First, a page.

In conjunction with the opening day of our outdoor portrait exhibition “We’re Still Here…” on Saturday, May 15, OSH & Arts Gowanus will host an outdoor artist marketplace!

For the opening day of this event, we are planning to include 30 Brooklyn based creative vendors who will be able to sell their art and creative products to the public in attendance. This project is in collaboration with The Old Stone House and is part of the Arts Gowanus Gallery Dispersed initiative.

All application information is available here, apply by April 26 for consideration.

This event is rain or shine, however if severe weather occurs, we will be moving the opening of the portraiture event AND the artist market to May 22nd. You must be available both on May 15th and 22nd if you are applying to participate.

Opening May 15th, “We’re Still Here…” an outdoor portraiture exhibition with Arts Gowanus features portraits created by and depicting local Brooklyn residents.

After over a year of struggles during COVID, this exhibition is meant to celebrate the resilience, strength, and diversity of our amazing Brooklyn community. This project is in collaboration with The Old Stone House and is part of the Arts Gowanus Gallery Dispersed initiative partially funded by the Brooklyn Arts Council.

This exhibition will feature over 100 images of artwork from local Brooklyn artists printed on banners which will be exhibited on the fence surrounding J.J. Byrne Playground from May 15 – June 25.

In addition to the outdoor show, this exhibition will also take place online, the original version of each work will be available for sale on the Arts Gowanus online Artsy gallery.

On May 15, we will also be hosting Arts Gowanus’ first Creative Outdoor Bazaar, Cook Out the Vote, and the opening of our indoor exhibition “Nature Contained” featuring works by members of the Gowanus Swim Society.

Sun Seekers featuring artists Amy and Jennifer Khoshbin, promotes re-connection with the physical realm as a form of healing.

Amy and Jennifer, a sister duo in the arts collective House of Trees, present a new series of sculptures and drawings meant to dissolve the heavy weight surrounding us during the pandemic into a greater awareness of the body, dismembering and remembering mythologies around healing and somatics.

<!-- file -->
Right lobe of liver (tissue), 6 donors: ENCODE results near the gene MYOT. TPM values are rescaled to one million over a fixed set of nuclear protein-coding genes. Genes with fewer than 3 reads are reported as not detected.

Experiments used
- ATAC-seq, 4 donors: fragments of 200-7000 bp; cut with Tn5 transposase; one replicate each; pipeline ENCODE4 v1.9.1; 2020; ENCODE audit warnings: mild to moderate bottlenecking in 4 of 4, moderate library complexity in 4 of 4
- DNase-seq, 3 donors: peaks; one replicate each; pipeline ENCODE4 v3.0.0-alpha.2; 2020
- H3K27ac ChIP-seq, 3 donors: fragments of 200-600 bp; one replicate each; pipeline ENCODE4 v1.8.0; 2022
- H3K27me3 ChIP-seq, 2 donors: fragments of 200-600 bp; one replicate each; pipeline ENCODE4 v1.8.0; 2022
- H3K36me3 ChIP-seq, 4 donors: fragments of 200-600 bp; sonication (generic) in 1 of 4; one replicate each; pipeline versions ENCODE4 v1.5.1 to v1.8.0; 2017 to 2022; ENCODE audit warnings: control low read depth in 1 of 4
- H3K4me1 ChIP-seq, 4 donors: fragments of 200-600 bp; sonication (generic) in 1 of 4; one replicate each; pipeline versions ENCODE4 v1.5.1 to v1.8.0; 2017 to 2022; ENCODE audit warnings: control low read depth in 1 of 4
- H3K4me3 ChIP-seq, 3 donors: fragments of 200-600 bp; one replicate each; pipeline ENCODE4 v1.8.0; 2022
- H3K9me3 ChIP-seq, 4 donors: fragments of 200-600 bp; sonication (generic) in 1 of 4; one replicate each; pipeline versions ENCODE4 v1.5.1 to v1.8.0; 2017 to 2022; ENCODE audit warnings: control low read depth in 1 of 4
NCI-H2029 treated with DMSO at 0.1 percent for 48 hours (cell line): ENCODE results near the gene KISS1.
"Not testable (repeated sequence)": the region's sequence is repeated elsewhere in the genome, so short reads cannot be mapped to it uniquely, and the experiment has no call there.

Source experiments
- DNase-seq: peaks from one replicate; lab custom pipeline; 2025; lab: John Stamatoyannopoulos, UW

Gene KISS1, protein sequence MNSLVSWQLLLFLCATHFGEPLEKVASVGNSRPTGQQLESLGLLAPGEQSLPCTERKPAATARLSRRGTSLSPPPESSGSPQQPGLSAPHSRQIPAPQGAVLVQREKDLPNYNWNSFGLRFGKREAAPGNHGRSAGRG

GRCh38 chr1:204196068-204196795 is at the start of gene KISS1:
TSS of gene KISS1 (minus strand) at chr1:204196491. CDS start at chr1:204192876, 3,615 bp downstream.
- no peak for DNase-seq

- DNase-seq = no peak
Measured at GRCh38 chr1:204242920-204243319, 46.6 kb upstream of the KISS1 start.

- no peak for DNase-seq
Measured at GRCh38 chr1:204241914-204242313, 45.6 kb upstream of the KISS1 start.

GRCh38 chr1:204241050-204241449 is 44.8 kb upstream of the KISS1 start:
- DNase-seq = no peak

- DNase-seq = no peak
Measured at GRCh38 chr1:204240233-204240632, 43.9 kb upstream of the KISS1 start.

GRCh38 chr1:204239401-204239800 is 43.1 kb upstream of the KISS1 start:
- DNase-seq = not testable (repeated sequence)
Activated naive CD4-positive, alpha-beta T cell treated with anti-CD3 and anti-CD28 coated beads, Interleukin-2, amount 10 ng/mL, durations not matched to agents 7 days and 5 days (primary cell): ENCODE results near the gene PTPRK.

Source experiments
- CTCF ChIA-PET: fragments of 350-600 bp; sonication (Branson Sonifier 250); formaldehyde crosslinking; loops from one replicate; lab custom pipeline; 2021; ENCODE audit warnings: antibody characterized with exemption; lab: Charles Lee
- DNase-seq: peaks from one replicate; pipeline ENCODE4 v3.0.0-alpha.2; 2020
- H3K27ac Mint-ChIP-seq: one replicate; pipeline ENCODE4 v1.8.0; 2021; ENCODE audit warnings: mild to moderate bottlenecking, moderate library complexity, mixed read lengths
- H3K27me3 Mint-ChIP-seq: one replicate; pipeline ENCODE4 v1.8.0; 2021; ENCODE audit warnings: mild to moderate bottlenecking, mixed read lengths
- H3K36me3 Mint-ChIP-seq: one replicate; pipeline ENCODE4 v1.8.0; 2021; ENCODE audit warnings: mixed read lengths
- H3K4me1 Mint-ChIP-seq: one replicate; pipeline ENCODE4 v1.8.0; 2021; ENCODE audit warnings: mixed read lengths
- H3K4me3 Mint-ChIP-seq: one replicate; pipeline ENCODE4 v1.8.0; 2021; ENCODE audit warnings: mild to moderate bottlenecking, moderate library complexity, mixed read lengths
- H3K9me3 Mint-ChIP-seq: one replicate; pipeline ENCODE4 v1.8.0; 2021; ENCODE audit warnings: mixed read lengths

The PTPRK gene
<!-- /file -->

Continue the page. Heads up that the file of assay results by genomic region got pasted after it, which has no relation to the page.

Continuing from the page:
Sun Seekers references the artists’ science fiction-meets-reality narrative about a group of people who spend most of their time indoors on screens while consuming flowers and wearing absurd anti-anxiety analog objects to reconnect their bodies to the natural world. These ameliorative objects reflect natural light from the sun to undo the draining effect of blue screen light, help plants flourish in an inhospitable environment, and shine their light both inward and outward. The Sun Seekers travel around the city, finding shards of light to reflect and keep both themselves and those around them feeling human, warm and alive. The Sun Seekers mythology is inspired by the radical aesthetics and liberatory philosophies of Sun Ra and Audre Lorde that address the importance of healing, humor, creative resistance, and physical pleasure.

Amy’s sculptural series uses tactile materials like weighted blankets, pantyhose, felt, and eye masks to promote a sense of touch and intimacy. Sculptures like the Hugging Chair and Weighting to Exhale cape serve as artifacts from the world of the Sun Seekers while also intending to re-awaken the senses that are so often disregarded in our digital landscape. Jennifer’s intricate drawings, Pile Up #1 and #2, along with her botanical resin sculptures, evoke a return to the natural environment, and create a sense of surrealist nostalgia as an escape from our current world.

Sun Seekers builds upon our previous exhibition Against DOOM TV, a collaboration between Amy Khoshbin and Macon Reed that also tapped into the history of artists using the absurd and play to make imagining a just future more fun and radical.


Read more about our exhibitions here.

Gallery hours by appointment, Fridays – Sundays, Noon – 3 pm.

Schedule your visit to the museum here.